SCRIBES. The word " scribe " (from Lat. scribere, to write) means generally a writer; but it has a more special application as the English term for the Jewish class called in Hebrew Sopherim (Gr. 7p<wmTs). Both the Hebrew and the Greek word are used to denote something equivalent to secretary of state or town-clerk in general; and through the influence of the law, revealed through Moses, upon the Jewish nation conceived as a theocracy, both words denote in particular one learned in Scripture. Jeremiah (for example) knew of Scribes who made the law of the Lord falsehood (viii. 8), just as he knew of false prophets and profane priests (xxiii.). The function of writing belongs rather to the scribe or secretary in general than to the specifically Jewish scribe, whose primary business was to read and interpret the existing revelation of God's will, just as the town-clerk at Athens read public documents to the assembly (Thuc. vii. 10). So Ezra, the most famous of the early Scribes, is referred to as " the scribe of the commandments of the Lord and of his statutes to Israel " (Ezra vii. n), and again as " a ready scribe in the law of Moses which the Lord, the God of Israel, had given." As a Scribe he read the Law to the congregation of the children of Israel and the Levites recited a paraphrase to enable them to understand it (Nehemiah viii.). But even Jewish scribes were not only readers (as the old Greek version of i Esdras calls Ezra) but writers. Jeremiah (viii. 8) had a feud with the Scribes of his day, who wrote what they thought necessary as a compendium or supplement of the Law; but ben Sira, a Scribe himself, left such a book (Ecclesiasticus) , which is reckoned Apocryphal, indeed, but is on its merits worthy to be " read for example of life and instruction of manners " (Thirty-Nine Articles of Religion, vi.; following Jerome). The book contains the Scribes' ideal (xxxviii. 24-xxxix. 1 1) as well as a typical performance. To be a Scribe requires a man's whole life; a ploughman (for example) has not leisure enough to acquire such wisdom and here it is well to notice that experience taught the Jews the necessity of teaching all their children some handicraft, even if they were to be Scribes. But a Scribe must devote himself to the study of the law, the wisdom of the fathers and the prophets, i.e. the written law, and he must receive the oral tradition which will teach him to unlock its secrets. He must wander through the lands of the nations and explore things good and evil among men. So trained he will stand beside the rulers of his people because the law covers all the departments of their life. And he may be inspired to speak or write the wisdom he has gained. Ben Sira's grandson (natural or spiritual) in the prologue to the Greek version of this collection of such wisdom speaks of him as having been led forward to write it as an aid to the progressive fulfilment of God's law.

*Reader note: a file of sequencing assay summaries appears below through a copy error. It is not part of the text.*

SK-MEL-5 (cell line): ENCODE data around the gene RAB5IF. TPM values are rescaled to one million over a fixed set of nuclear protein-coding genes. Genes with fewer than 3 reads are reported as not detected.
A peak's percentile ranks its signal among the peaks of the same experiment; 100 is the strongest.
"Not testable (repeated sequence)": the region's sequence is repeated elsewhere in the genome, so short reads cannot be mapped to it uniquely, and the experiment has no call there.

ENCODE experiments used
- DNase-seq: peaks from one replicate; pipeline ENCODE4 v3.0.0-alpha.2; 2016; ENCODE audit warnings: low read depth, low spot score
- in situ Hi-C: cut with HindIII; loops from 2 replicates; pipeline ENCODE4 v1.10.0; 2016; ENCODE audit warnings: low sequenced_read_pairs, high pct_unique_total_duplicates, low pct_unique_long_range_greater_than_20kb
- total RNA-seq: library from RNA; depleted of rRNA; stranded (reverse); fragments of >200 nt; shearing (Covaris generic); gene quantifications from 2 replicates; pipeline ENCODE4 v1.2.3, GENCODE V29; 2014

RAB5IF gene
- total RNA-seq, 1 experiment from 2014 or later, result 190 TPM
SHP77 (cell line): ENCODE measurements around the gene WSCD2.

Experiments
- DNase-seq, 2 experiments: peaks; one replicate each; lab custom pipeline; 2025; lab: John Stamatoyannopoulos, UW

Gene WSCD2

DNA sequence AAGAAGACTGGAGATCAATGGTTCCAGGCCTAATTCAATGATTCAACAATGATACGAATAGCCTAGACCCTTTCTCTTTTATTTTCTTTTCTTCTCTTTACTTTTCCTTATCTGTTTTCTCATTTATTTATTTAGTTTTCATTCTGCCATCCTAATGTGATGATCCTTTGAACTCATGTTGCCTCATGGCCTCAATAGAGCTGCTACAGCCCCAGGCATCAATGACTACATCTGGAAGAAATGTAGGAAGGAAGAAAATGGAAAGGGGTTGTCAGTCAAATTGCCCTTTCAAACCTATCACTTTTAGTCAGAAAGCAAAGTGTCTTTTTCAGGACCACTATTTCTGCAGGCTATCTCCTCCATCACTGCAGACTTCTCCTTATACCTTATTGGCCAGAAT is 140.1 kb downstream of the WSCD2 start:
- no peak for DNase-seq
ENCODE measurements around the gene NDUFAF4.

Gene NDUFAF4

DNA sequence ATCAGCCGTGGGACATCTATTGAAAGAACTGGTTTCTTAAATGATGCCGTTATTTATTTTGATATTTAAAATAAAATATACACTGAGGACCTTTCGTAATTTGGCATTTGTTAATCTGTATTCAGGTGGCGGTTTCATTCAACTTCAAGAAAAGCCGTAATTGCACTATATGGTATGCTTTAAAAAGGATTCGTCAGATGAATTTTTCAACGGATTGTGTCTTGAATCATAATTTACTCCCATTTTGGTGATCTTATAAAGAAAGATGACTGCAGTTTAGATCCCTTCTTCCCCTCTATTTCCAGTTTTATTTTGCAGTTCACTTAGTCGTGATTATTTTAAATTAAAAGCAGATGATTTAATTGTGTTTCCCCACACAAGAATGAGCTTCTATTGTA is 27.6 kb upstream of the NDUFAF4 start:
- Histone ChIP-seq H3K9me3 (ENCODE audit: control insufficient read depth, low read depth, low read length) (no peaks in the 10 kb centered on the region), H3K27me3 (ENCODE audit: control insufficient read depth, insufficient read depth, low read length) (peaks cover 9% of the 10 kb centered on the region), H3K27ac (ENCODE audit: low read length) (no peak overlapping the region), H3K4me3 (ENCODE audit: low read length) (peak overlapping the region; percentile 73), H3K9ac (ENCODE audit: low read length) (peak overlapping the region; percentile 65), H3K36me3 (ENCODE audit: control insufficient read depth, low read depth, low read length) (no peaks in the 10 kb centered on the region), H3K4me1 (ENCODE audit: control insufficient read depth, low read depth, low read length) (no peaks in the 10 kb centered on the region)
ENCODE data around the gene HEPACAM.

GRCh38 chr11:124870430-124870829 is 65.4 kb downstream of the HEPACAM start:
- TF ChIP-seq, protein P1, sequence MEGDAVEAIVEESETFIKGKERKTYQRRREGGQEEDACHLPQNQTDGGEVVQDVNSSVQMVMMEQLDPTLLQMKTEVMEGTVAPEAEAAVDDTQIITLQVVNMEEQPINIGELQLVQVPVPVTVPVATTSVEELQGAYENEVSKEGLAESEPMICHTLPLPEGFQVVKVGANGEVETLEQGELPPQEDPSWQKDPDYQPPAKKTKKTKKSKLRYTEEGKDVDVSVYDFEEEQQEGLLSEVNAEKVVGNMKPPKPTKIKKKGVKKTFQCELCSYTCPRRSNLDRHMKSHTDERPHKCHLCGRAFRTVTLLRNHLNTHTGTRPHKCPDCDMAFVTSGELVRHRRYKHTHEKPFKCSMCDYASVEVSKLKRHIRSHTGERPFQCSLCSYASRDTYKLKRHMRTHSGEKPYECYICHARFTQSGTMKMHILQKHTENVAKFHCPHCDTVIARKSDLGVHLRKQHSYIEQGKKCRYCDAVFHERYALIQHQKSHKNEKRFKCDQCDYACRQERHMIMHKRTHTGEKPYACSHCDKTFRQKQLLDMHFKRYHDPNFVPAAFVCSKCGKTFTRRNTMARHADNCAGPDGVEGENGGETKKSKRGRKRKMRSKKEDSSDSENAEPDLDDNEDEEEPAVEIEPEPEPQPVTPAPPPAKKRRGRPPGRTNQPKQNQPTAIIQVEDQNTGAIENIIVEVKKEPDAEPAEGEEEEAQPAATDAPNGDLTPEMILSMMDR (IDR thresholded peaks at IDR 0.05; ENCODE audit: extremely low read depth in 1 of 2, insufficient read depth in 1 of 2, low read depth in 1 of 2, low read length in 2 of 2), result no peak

Such were the Scribes of the Jews, an order of learned theologians who practised applied theology, a succession of religious teachers and thinkers controlled in their speculations by their oral tradition to some extent and always by the principles of the law and the other scriptures so far as they accepted them and regarded them as consistent with the teaching of Moses. Their general aim was progress in knowledge of God's will, but apart from fundamental principles there were no tests or formularies to which their teaching must conform. Necessarily they differed from one another even in the same generation according to their different temperaments and their different experiences, especially of foreign lands. And different generations had to adapt themselves to different needs. In the time of Antiochus Epiphanes (for example) they had to face the problem, Was the law of the Sabbath to be broken, or was the whole nation to perish and leave none to keep the rest of the law and that part in happier days? A company of them decided with a unanimity rare in the history of the order that the Sabbath must be broken (i Mace. ii. 40-42). Later these Hasidaeans deserted the Maccabean rebels, when some relief had been effected on the coming of a priest of the seed of Aaron (i Mace. vii. 12-16). Their massacre, like the massacres which led to the suspension of the Sabbath law, was another fact to be assimilated for the guidance of posterity, and, as Scribes always did, they found and cited the prophecy which was thus fulfilled (Ps. Ixxix. 2, 3; i Mace. vii. 17).